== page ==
Everyone tells me that 'soup of day' will not go down well since again, this is what Sicilians might have for lunch at home, but would never dream of having in a restaurant. It seems strange to me since soup is a classic starter in Ireland, and I didn't want to give up on the wonderful Morcoccon harira soup to warm up winter months and gazpacho to chill hot summer nights. Making the harira soup was a surreal experience. I never imagined I would have to give Italians cookery lessons! It was already strange to have to instruct the cooks in Italian (my Italian is good, but my culinary vocabulary is somewhat lacking. So between looking up the words for 'slotted spoons' and 'chopping board' and keeping the two cooks calm and focussed (the cuoca kept getting annoyed with the aiuto-cuoco saying he cut the celery too big and the onions not neat enough and calling into question his training in general) it was quite a job.

It also became apparent that the cuoca was not keen on cleaninng or sharing the workload when necessary. She said years of doing heavier work in the kitchen had done in her back muscles, and she also had prblems with er shoulders and arms - she kept stopping and groaning and pointing to where it might be likely to hurt if she ever had to do anything like sweep the floor. 39 going on 70. I didn't much like her attitude to the tapas - she kept referring to them as 'these tabas things' and when it came to the main menu, she wanted to substitute all our suggestions with her own dishes. Of course we would welcome having some of her specials, we explained, but we also wanted to include dishes we had sampled on our travels. Her lip trembled, whether in rage or sadness I couldn't tell, but she was having none of it. It had been hard enough for her to adapt to the idea of cooking tabas in her kitchen, but now such international dishes as couscous and Greek salad and paella. To placate her we spent ages on choosing pasta dishes she was happy to prepare, and then copied thier flowery names from her sample 'portfolio' menu which she only allowed to us to briefly peruse it before whipping it away incase we might nick any of her flowery ideas. She was also happy to consider standards such as swordfish roulades and stuffed calamari and grilled tuna steak, although she was most perturbed by the fact that we wanted to cook the tuna with a sesame crust and dress it with olive oil, balsamic vinegar and honey, since she did it with soya sauce normally (soya is very exotic in Sicily). I had to insist on that one because it was based on a wonderful dish we tried in Praia de Pipa in Brazil in another tapas restaurant run by a lovely couple.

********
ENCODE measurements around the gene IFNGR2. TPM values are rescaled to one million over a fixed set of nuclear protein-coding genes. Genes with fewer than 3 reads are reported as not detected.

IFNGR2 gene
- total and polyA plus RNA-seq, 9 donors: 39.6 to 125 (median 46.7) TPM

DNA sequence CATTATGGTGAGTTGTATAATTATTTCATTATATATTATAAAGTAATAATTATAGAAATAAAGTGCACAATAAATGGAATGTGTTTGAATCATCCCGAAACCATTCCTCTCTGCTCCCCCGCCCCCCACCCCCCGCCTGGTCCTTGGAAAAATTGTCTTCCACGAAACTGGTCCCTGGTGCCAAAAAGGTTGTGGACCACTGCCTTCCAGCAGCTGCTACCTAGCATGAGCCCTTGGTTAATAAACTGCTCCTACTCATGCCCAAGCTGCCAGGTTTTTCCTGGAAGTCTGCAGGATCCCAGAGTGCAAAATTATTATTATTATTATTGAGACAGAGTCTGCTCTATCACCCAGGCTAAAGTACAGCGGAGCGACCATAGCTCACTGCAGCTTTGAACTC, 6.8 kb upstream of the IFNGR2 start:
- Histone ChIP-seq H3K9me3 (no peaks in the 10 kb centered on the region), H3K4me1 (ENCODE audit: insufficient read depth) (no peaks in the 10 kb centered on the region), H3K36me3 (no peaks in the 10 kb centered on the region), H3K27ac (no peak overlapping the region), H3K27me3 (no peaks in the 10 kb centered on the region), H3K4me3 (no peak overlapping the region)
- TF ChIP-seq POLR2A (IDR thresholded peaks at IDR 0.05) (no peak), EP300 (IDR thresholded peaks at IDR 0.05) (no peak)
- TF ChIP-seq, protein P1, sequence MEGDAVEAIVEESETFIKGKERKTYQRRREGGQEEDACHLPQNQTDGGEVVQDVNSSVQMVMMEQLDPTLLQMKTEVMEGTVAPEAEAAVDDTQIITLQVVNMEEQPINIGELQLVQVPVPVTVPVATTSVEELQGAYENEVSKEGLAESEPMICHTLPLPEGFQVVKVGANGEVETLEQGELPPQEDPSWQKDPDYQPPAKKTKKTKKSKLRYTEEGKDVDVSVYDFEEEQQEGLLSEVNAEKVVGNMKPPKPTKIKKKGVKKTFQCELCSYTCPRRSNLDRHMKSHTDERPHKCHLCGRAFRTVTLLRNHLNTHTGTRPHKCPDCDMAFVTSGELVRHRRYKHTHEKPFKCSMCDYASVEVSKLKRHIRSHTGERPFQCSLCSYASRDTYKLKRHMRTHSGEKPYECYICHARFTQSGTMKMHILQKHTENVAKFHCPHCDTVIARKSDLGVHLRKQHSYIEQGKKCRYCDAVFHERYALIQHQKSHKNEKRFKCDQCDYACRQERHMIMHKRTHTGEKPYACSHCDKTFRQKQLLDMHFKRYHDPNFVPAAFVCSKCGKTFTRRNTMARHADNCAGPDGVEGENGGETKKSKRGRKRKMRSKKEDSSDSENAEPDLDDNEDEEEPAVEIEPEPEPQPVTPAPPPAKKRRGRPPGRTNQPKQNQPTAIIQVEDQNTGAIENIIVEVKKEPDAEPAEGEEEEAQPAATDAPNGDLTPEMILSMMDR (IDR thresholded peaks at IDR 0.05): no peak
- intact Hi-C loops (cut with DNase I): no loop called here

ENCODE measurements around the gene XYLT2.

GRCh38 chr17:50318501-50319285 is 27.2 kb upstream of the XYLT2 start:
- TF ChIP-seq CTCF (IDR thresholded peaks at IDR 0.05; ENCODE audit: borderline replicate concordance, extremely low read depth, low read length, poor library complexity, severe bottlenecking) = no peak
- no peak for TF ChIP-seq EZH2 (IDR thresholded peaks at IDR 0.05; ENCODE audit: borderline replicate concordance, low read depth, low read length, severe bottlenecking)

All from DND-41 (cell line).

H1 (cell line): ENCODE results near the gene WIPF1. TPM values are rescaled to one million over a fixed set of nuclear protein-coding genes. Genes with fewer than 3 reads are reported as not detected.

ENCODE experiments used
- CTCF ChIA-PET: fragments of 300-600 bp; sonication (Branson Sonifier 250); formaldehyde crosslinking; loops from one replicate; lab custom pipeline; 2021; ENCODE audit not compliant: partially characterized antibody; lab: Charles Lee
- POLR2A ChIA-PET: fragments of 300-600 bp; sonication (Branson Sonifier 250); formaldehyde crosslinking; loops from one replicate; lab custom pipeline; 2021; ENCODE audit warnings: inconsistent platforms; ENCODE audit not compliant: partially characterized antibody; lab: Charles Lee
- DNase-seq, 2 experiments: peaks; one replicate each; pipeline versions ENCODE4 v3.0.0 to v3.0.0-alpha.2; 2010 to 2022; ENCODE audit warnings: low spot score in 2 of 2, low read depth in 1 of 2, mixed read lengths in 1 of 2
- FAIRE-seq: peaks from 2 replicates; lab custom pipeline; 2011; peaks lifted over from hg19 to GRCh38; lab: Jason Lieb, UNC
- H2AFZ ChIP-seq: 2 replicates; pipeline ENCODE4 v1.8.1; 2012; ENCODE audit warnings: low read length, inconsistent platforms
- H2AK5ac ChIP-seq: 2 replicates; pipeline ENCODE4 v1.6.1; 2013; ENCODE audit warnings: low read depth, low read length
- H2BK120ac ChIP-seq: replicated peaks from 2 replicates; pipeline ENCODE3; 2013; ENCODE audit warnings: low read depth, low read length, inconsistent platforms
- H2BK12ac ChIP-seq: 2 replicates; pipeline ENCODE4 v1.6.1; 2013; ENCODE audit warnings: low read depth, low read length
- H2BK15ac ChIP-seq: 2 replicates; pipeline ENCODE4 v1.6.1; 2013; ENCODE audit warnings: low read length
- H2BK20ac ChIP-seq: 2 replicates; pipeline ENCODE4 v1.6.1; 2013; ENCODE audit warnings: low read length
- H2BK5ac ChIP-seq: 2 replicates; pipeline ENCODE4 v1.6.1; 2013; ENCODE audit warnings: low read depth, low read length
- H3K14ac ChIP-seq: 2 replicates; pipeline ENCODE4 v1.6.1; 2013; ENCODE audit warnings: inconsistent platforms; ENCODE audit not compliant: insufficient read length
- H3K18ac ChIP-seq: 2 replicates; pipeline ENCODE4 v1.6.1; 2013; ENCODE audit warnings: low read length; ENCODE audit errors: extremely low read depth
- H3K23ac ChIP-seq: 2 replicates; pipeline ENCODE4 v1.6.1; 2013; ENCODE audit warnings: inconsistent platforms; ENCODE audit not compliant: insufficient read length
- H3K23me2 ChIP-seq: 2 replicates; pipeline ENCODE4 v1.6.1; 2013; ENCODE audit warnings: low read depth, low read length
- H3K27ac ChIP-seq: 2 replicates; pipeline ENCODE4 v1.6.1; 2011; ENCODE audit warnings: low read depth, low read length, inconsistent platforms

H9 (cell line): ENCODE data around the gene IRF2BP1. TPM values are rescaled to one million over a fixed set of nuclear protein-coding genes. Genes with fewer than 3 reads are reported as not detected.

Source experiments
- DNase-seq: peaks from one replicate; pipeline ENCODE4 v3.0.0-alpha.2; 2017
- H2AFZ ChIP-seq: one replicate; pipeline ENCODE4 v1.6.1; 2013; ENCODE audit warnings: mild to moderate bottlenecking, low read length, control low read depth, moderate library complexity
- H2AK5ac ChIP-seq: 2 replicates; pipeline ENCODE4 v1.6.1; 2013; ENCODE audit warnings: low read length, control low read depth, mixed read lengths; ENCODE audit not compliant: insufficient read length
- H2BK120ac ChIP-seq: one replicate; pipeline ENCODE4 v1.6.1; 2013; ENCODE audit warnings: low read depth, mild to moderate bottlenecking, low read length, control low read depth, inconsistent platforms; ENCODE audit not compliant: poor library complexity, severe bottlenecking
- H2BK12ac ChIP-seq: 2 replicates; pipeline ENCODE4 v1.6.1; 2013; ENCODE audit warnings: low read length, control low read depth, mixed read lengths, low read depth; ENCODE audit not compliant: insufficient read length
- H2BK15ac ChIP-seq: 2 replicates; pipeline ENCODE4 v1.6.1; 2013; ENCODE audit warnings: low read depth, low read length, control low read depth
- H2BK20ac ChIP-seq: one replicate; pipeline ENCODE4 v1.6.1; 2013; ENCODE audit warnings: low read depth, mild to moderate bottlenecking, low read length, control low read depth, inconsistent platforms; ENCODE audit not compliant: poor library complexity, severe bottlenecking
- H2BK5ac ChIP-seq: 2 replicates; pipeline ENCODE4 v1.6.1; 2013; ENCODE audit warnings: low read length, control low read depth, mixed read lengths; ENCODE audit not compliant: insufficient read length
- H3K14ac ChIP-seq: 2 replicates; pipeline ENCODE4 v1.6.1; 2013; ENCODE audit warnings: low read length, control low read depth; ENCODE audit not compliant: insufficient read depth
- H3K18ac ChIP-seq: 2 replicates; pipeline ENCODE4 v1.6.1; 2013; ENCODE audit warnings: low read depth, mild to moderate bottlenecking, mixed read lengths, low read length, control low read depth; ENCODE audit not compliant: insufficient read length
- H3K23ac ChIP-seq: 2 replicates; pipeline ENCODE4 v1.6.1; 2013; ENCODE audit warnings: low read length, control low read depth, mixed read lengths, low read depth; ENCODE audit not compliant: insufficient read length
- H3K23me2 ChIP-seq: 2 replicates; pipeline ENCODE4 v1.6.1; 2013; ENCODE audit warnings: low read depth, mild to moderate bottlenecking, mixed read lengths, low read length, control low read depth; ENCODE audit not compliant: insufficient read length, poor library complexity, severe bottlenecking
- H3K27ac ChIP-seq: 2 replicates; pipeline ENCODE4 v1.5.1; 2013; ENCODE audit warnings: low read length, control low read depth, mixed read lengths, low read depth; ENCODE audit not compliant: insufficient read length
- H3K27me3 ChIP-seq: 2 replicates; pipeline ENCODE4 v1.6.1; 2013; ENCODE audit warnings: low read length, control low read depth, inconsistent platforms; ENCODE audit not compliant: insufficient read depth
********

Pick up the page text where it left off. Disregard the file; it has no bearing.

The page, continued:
But the cuoca clung tenaciously to some of her other recipes, refused to consider suggestions from the aiuto-cuoco (grilled palamita fish with breadcrumbs: she frowned and folded her arms and again the lower lip trembled ...) and I began to wonder who was really running the show here and how we would deal with this primadonna in the future...

Dolores